Veteran journalist Peter Eichstaedt roams this fabled region from Tucson, Arizona, to El Paso, Texas, bringing readers face-to-face with the victims, power players, and personalities that have riveted US attention on border security.

By exploring the illicit paths of guns, money, drugs, and people as they flow back and forth across the US-Mexico border, Eichstaedt sheds light on the policies that contribute significantly to violence, abuse, and death -- what most see as only Mexico's problems.

He shares the eye-opening stories of migrants, desperate for work or to be reunited with family, who risk arrest and deportation by attempting to cross multiple times; accompanies the border patrol on a nighttime ride as immigrants are caught, then follows them through the system as they are jailed and deported; talks to humanitarians who are technically breaking the law by transporting lost, dehydrated migrants; and spends time with a Mexican coffee-growing cooperative whose fair-pay ethos eliminates the need for its growers to look to the US for a decent wage.

Presenting humane alternatives to fear and steel fences and offering solutions to the immigration crisis, The Dangerous Divide explores America's tortured relations with Mexico, ultimately focusing on hopeful measures and providing a rational and workable way out of the border and immigration problem.

Eichstaedt is a veteran journalist who has reported from locations worldwide, including Afghanistan, Albania, Somalia, the Sudans, Uganda, Kenya, eastern DR Congo, eastern Europe, and the Caucasus. He attended the University of the Americas in Mexico City and lived and worked as a journalist in Santa Fe, New Mexico, for more than twenty years. From 2010 to 2011 he was the Afghanistan country director for the Institute for War and Peace Reporting in Kabul. He is the author of Above the Din of War, Consuming the Congo, Pirate State, First Kill Your Family, and If You Poison Us.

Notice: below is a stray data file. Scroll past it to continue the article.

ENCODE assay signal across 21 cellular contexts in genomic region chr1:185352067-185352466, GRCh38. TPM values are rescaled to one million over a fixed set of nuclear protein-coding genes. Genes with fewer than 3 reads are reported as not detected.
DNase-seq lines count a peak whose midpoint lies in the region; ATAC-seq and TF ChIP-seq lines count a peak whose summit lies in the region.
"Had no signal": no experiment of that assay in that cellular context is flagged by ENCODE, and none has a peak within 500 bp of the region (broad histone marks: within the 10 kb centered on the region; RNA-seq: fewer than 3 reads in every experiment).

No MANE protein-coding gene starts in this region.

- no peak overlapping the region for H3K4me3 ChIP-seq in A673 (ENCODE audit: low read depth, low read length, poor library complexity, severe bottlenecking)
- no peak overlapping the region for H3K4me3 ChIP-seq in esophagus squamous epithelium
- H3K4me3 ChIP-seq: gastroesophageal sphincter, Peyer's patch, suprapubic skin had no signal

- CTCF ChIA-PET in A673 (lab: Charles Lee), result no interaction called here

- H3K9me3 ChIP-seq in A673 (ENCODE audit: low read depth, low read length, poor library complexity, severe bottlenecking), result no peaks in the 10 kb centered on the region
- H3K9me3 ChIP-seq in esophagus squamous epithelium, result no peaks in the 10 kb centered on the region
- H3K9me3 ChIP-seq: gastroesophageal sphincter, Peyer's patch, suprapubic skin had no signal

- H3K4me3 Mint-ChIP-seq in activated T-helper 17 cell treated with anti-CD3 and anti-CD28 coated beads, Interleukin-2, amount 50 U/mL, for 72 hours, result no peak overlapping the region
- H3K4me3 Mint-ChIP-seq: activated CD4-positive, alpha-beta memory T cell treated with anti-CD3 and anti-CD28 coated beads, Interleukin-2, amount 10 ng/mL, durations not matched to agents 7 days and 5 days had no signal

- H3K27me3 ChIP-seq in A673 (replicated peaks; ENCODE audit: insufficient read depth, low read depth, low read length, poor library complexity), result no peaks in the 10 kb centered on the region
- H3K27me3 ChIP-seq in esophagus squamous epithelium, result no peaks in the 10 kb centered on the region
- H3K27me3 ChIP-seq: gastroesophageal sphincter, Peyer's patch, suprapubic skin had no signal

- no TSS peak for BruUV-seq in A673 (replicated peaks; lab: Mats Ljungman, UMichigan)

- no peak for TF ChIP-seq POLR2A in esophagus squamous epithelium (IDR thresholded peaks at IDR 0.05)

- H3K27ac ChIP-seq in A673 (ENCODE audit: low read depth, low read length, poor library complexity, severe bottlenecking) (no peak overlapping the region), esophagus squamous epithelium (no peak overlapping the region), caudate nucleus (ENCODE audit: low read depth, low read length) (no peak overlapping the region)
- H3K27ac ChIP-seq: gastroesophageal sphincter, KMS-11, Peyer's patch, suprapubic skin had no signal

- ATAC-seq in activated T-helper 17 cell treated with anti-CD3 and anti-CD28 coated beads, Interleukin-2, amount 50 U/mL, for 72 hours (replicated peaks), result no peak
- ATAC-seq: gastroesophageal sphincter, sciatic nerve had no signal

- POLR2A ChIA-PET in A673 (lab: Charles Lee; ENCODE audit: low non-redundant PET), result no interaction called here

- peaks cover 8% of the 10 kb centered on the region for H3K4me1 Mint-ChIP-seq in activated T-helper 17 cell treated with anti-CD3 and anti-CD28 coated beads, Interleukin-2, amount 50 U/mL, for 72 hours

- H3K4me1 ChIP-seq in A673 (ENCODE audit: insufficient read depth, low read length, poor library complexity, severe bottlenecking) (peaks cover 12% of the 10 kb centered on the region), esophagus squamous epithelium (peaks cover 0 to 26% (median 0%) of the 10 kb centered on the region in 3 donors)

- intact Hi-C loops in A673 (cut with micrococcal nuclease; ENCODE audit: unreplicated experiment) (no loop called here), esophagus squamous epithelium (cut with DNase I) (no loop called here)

He lives in Denver, Colorado.

Customer Reviews

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Most Helpful Customer Reviews

11 of 11 people found the following review helpful By Loves the View VINE VOICE on November 12, 2011
Format: Hardcover
The author, Peter Eichstaedt is a writer and editor who has worked and traveled in Africa. Here he writes of the eastern Congo, a region being destroyed by an entrenched war the scale of which exceeds any previous conflict by any measure.

The book's chapters are each like their own essay on the various topics such as mining, armies, individual locations, the effects of war on people, the rape epidemic, the minerals themselves, reform proposals and others. There are descriptions of mines, a buying cooperative, a refugee camp, a rape victim's clinic, a trip to Sudan and more.